Donald Trump's personal attorney often recorded telephone conversations both before and during the 2016 presidential campaign that likely have been scooped up in the Federal Bureau of Investigation raid on attorney Michael Cohen's apartment, office and hotel room, according to sources familiar with the matter.
Lawyers for President Donald Trump and his personal attorney, Michael Cohen, have told a federal judge in NY that they believe some of the documents and devices seized from Cohen during an FBI raid are protected by attorney-client privilege, and they want a chance to review the material before prosecutors get to examine them.
Another issue, of course, is whether the communications at issue between Cohen and Trump will ultimately be deemed to be legitimate attorney-client privileged communications.
Prosecutors say Cohen barely practiced law so most of the documents aren't off limits. The warrant also said the Federal Bureau of Investigation was searching for any evidence that the lawyer, Michael Cohen, tried to suppress damaging information about Trump during the campaign, according to the article.
Cohen, through his lawyer and in public statements, has denied wrongdoing.
A federal judge is ordering President Donald Trump's personal lawyer to appear next week for arguments over the government's raid on the lawyer's New York City home and office.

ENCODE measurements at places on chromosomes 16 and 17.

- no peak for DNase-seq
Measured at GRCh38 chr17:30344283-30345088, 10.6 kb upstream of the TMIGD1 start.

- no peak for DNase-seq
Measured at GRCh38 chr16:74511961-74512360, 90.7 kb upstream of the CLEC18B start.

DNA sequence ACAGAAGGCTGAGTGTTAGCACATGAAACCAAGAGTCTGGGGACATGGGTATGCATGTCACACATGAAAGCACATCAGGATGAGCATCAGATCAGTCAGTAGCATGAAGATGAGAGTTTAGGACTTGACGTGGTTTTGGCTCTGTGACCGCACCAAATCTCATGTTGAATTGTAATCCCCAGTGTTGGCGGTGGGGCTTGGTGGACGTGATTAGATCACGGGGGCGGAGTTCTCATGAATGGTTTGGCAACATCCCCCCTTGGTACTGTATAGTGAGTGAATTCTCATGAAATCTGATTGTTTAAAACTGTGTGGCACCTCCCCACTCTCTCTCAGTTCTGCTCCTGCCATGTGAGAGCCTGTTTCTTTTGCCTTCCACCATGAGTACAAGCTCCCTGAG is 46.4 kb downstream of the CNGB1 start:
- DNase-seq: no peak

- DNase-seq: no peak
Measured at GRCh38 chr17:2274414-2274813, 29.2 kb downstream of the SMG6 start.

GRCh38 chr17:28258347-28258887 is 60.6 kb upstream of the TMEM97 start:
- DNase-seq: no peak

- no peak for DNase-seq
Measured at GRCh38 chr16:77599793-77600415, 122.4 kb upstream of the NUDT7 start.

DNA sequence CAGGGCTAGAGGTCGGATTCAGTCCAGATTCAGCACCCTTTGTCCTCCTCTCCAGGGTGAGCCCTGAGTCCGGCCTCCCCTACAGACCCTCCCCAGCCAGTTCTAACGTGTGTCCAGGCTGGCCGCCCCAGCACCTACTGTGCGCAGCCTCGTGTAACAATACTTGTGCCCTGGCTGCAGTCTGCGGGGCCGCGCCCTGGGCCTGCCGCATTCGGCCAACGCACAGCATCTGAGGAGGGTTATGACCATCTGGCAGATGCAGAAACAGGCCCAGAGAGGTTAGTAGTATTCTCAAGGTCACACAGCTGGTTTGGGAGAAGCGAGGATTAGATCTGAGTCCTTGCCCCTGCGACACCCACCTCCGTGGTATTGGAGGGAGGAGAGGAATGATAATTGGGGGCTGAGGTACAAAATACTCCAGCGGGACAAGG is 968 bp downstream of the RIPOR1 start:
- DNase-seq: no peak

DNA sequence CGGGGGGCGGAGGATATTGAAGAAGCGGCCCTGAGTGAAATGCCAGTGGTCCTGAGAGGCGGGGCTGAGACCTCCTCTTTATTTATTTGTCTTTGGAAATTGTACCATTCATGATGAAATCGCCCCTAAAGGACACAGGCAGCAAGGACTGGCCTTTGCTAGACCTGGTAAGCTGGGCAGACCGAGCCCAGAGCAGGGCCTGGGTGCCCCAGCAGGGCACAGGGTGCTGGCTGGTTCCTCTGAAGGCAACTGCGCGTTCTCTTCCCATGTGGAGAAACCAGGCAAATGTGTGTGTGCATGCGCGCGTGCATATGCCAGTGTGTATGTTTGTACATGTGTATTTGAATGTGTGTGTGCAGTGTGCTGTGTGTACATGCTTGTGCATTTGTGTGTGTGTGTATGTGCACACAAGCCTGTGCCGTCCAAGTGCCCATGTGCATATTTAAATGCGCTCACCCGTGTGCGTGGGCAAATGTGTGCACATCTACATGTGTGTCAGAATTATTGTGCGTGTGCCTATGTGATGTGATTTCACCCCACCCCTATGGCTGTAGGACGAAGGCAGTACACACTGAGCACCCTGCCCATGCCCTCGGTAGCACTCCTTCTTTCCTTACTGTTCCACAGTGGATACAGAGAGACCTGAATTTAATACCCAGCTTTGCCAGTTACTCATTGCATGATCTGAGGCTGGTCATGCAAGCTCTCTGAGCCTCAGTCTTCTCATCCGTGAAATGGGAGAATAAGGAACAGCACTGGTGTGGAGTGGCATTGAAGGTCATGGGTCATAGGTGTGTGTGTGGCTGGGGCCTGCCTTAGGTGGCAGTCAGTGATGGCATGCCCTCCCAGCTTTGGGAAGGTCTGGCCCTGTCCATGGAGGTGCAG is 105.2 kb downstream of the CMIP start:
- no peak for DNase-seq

Federal Bureau of Investigation and Justice Department officials in Washington and NY have refused to discuss the case publicly, or say what crimes they are investigating.
They also downplayed the scope of potential privilege, saying they had before Monday secretly searched multiple email accounts belonging to Cohen, and which they said indicated that Cohen "is in fact performing little to no legal work".
The FBI confiscated Cohen's emails, tax documents and business letters, as well as the communication between Cohen's clients, including Trump.
President Donald Trump's personal attorney is trying to prevent the government from using materials it found in a search of his office and residence this week.
Cohen has acknowledged that he paid Daniels $130,000 in exchange for her promise not to talk publicly about an affair she said she had with Trump.
Trump has called the raids a witch hunt, an attack on our country, and a violation of rules that ordinarily make attorney client communications confidential.
The warrants also sought business records on Cohen's dealings in the taxi industry, the person said. That suggests Mueller's team uncovered evidence of something criminal but tangential to their mandate of investigating Russian interference, lawyers say. Deputy Attorney General Rod Rosenstein personally approved the raid, The New York Times reported.
The hearing, set for 10:30 a.m. Friday, will relate to the search warrant executed this week to obtain various documents in Cohen's possession.
A court spokesman reached by the AP did not elaborate further on the subject matter of the court proceeding.
With respect to the payment to Ms. Daniels, Cohen has said that he paid the money out of his own pocket out of friendship to the President - which he characterized as a "private transaction" - without Trump's knowledge.